Subjects -> LAW (Total: 1397 journals)
    - CIVIL LAW (30 journals)
    - CONSTITUTIONAL LAW (52 journals)
    - CORPORATE LAW (65 journals)
    - CRIMINAL LAW (28 journals)
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    - JUDICIAL SYSTEMS (23 journals)
    - LAW (843 journals)
    - LAW: GENERAL (11 journals)

LAW (843 journals)            First | 1 2 3 4 5     

Showing 801 - 354 of 354 Journals sorted alphabetically
Uyuşmazlık Mahkemesi Dergisi     Open Access  
Valparaiso University Law Review     Open Access   (Followers: 2)
Vanderbilt Law Review     Free   (Followers: 5)
Varia Justicia     Open Access  
Veredas do Direito : Direito Ambiental e Desenvolvimento Sustentável     Open Access  
Veritas et Justitia     Open Access  
Verstek     Open Access  
Vertentes do Direito     Open Access  
Via Inveniendi Et Iudicandi     Open Access  
Vianna Sapiens     Open Access  
Victoria University of Wellington Law Review     Full-text available via subscription   (Followers: 10)
Villanova Environmental Law Journal     Open Access   (Followers: 1)
Villanova Law Review     Open Access   (Followers: 1)
Violence Against Women     Hybrid Journal   (Followers: 58)
VirtuaJus - Revista de Direito     Open Access  
Vniversitas     Open Access  
Vox Juris     Open Access  
Waikato Law Review: Taumauri     Full-text available via subscription   (Followers: 7)
Washington and Lee Journal of Energy, Climate, and the Environment     Open Access   (Followers: 1)
Washington and Lee Law Review     Open Access   (Followers: 2)
Washington Law Review     Free   (Followers: 2)
Washington University Global Studies Law Review     Open Access   (Followers: 7)
Washington University Journal of Law & Policy     Open Access  
Washington University Law Review     Open Access   (Followers: 2)
Wayne Law Review     Free  
Western Journal of Legal Studies     Open Access   (Followers: 1)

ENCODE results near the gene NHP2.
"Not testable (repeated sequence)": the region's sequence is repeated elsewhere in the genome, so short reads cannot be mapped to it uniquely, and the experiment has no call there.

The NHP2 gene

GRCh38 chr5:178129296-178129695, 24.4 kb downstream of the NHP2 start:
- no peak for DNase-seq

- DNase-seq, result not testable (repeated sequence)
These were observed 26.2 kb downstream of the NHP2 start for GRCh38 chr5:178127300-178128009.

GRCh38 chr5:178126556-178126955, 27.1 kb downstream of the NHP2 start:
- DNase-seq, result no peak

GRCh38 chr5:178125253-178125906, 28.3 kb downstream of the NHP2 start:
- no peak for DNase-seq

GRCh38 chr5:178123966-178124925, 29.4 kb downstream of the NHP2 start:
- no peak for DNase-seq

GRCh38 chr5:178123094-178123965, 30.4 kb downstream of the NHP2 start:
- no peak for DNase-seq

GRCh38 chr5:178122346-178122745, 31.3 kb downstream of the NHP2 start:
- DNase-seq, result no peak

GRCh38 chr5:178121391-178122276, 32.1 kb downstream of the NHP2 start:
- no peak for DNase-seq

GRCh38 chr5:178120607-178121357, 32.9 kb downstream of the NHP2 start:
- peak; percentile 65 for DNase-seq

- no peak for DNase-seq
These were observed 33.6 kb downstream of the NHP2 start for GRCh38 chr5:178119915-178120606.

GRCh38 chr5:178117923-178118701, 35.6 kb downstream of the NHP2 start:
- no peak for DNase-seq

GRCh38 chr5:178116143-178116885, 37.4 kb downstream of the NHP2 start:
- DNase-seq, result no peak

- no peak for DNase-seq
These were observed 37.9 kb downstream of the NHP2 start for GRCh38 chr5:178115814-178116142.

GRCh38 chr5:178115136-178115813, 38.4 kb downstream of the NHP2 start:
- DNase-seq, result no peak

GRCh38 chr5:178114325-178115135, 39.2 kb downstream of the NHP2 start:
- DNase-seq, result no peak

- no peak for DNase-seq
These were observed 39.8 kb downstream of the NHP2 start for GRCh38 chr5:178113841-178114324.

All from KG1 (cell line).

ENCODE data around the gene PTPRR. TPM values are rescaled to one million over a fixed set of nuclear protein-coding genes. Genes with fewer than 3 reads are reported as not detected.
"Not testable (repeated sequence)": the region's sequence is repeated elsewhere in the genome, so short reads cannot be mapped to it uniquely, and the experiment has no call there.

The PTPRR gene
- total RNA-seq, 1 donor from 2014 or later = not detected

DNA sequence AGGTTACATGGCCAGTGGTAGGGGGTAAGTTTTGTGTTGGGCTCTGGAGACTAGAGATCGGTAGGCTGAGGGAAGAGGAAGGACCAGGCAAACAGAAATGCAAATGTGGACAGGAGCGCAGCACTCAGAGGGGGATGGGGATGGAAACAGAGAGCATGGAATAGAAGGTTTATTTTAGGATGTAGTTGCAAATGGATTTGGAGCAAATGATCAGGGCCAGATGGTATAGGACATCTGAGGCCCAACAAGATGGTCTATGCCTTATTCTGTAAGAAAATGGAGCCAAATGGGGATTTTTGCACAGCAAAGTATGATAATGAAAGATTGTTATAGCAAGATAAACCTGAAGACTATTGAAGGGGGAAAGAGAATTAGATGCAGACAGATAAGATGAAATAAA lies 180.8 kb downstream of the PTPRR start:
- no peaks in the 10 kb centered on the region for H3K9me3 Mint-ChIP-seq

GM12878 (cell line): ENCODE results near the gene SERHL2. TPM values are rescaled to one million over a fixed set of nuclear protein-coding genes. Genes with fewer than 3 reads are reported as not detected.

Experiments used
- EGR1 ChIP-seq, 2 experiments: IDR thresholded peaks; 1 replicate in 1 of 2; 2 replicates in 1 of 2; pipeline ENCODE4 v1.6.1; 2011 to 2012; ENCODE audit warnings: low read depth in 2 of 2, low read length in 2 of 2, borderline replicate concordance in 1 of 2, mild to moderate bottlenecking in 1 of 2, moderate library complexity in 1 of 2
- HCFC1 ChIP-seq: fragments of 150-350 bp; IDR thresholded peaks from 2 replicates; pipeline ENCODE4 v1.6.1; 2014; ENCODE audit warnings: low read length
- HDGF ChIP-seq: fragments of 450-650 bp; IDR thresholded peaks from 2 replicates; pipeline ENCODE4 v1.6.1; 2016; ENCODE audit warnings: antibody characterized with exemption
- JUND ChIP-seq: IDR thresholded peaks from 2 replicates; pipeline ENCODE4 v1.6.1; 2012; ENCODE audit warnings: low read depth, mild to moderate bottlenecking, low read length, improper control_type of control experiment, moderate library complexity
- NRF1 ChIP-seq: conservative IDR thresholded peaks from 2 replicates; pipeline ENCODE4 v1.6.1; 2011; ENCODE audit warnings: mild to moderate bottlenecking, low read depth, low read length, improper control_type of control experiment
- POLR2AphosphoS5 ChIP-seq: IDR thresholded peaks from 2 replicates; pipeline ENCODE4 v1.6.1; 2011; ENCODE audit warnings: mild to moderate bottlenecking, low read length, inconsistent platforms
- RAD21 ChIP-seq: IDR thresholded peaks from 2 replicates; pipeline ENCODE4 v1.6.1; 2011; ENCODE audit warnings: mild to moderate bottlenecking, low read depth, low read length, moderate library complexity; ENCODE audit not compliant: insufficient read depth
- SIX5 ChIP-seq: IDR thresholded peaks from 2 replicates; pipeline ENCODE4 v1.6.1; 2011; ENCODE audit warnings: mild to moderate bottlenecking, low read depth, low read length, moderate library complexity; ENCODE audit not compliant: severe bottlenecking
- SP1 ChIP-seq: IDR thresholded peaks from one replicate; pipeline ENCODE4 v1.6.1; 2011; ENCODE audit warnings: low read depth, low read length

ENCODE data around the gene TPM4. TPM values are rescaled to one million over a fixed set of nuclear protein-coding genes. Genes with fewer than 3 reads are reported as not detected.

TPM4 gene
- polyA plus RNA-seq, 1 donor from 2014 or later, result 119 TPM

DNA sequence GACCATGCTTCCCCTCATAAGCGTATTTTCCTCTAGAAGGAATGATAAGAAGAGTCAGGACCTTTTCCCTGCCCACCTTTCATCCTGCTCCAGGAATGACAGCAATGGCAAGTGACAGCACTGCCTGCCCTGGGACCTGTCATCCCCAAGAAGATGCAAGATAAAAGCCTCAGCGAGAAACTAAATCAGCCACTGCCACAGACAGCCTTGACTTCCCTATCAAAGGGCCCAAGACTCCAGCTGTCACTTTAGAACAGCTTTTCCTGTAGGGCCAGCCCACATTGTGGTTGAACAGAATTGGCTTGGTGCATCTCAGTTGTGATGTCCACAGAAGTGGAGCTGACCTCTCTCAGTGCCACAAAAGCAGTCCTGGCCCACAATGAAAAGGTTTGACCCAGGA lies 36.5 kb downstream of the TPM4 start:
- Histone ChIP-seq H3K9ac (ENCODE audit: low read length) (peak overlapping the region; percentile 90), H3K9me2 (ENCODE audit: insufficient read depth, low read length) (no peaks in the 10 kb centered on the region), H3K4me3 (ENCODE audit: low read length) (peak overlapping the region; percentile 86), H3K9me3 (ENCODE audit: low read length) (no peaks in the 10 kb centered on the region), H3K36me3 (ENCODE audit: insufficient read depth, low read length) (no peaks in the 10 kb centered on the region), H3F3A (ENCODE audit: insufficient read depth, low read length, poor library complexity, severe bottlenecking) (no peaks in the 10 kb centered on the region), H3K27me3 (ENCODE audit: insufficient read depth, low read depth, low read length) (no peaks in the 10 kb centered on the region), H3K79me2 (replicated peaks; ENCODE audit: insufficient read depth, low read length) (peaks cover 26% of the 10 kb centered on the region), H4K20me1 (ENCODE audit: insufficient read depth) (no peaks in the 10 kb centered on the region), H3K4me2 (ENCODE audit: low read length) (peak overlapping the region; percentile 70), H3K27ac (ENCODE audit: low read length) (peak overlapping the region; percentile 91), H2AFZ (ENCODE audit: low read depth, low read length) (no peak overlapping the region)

Western New England Law Review     Open Access   (Followers: 2)
William & Mary Environmental Law and Policy Review     Open Access   (Followers: 1)
William & Mary Journal of Women and the Law     Open Access   (Followers: 2)
William and Mary Law Review     Open Access   (Followers: 5)
Windsor Yearbook of Access to Justice / Recueil annuel de Windsor d'accès à la justice     Open Access  
Wirtschaftsrechtliche Blätter     Hybrid Journal   (Followers: 3)
Wroclaw Review of Law, Administration & Economics     Open Access  
Yale Journal of Law & the Humanities     Open Access   (Followers: 10)
Yale Journal of Law and Technology     Open Access   (Followers: 12)
Yale Journal on Regulation     Full-text available via subscription   (Followers: 19)
Yale Law Journal     Open Access   (Followers: 65)
Yearbook of European Law     Hybrid Journal   (Followers: 21)
Yearbook of International Disaster Law Online     Full-text available via subscription  
Yuridika     Open Access  
Zuzenbidea ikasten : Irakaskuntzarako aldizkaria     Open Access  
交大法學評論     Open Access  

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Yale Journal of Law & the Humanities
Number of Followers: 10  

  This is an Open Access Journal Open Access journal
ISSN (Print) 1041-6374
Published by Yale University Homepage  [7 journals]
  • First Amendment Metaphors: The Death of the “Marketplace of Ideas” and
           the Rise of the Post-Truth “Free Flow of Information”

    • Abstract: First Amendment Metaphors: The Death of the “Marketplace of Ideas” and the Rise of the Post-Truth “Free Flow of Information”Weiland, Morgan N.As cognitive linguists George Lakoff and Mark Johnson have shown, metaphors are words “we live by.” In law, they are words we govern by. The “marketplace of ideas,” introduced into the jurisprudential imagination just over a century ago by Justice Holmes dissenting in Abrams v. United States, persists as the central organizing metaphor for how judges, scholars, and the public understand the freedom of expression. It envisions a speech ecosystem where competition among ideas, refereed by a responsible press, results in truth winning out. But the marketplace metaphor is a relic. Today’s expressive ecosystem dramatically departs from the metaphor’s core assumptions, marked by information overload and replete with misinformation and lies proliferated by speech platforms unable or unwilling to act as “arbiters of truth.” These dynamics are better described by another First Amendment metaphor, “the free flow of information,” which has operated as a stealth metaphor: obscured by the ubiquitous marketplace metaphor, it has done enormous work within the doctrine without much critical notice. The metaphor’s logic privileges information over ideas, prioritizes content quantity over quality, and removes accountability from the system of free expression. In the end, truth is the casualty.Volume 33, Issue 3